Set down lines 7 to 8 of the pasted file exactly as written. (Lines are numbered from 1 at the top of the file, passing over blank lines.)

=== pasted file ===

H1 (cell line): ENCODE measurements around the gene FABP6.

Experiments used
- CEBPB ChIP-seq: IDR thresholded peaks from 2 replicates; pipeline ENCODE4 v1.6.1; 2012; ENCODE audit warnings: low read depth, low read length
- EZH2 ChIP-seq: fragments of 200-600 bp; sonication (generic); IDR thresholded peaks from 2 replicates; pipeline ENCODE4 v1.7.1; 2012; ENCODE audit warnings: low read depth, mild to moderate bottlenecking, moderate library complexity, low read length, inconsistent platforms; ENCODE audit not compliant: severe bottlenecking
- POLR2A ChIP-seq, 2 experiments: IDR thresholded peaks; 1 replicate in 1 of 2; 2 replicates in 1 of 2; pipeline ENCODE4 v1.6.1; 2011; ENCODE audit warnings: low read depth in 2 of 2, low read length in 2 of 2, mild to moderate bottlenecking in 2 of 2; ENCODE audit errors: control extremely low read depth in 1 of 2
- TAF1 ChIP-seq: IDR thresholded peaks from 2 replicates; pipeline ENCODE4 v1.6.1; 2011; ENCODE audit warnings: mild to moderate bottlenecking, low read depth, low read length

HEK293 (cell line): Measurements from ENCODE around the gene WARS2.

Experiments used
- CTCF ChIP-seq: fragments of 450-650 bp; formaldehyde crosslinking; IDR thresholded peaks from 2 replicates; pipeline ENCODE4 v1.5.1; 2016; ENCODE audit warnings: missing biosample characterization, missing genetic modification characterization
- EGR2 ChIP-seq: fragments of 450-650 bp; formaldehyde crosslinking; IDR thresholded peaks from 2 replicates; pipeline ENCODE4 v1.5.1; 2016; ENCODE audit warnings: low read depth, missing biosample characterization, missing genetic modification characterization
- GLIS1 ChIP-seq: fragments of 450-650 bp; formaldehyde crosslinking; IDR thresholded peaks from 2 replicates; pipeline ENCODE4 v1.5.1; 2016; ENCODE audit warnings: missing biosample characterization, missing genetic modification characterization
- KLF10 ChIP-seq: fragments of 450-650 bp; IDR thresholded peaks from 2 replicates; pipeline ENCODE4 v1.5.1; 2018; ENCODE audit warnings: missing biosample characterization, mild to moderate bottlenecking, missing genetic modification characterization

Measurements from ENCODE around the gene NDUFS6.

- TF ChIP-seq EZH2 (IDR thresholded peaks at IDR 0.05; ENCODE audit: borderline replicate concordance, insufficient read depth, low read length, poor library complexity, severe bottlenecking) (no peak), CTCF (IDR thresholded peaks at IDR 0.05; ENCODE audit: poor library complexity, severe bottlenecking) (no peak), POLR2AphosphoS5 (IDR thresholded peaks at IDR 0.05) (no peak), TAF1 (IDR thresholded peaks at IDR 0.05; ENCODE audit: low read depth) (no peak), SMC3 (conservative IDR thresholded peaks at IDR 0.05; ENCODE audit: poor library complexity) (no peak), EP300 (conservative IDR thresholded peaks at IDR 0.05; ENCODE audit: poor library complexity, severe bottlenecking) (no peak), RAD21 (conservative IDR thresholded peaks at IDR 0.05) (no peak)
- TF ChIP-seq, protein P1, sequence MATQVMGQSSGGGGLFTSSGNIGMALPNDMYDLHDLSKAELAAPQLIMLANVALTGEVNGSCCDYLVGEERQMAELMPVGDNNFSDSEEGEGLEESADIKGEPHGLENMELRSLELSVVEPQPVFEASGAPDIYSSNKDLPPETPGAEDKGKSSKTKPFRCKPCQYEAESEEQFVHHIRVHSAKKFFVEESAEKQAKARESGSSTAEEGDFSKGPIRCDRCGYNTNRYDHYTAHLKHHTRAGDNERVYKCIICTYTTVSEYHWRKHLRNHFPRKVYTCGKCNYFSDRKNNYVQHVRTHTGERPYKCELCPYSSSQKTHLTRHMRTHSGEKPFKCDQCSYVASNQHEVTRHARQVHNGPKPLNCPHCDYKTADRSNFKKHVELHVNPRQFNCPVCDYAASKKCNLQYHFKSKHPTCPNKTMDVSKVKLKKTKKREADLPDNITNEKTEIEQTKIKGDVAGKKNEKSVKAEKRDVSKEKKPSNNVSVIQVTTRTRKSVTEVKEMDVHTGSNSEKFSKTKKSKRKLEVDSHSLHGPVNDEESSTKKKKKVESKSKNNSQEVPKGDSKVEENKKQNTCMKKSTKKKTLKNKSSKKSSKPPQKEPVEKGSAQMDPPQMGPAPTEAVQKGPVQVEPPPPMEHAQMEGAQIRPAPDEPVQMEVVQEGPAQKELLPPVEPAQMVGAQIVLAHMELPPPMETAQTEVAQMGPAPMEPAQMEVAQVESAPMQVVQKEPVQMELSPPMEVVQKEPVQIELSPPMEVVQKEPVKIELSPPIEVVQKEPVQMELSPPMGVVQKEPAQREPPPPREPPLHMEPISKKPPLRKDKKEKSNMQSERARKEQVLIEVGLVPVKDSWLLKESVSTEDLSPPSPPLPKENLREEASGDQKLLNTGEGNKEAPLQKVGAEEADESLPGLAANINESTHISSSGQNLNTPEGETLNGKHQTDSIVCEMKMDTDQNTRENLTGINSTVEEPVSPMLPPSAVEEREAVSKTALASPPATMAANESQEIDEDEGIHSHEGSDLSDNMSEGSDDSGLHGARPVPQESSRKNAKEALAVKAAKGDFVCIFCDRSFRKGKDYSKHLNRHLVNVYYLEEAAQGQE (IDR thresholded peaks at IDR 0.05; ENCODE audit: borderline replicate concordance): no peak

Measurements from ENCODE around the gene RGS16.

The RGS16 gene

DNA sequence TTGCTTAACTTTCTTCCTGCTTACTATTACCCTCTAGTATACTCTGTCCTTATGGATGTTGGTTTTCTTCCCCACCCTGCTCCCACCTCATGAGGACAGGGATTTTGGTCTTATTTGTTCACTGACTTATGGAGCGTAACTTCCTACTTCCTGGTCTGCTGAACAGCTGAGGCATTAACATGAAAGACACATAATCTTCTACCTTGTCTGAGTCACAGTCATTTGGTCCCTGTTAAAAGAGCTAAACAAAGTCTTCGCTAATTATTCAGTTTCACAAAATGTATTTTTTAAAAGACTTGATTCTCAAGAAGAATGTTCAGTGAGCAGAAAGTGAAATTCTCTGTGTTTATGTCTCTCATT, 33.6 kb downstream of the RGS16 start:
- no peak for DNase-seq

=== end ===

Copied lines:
HEK293 (cell line): Measurements from ENCODE around the gene WARS2.

Experiments used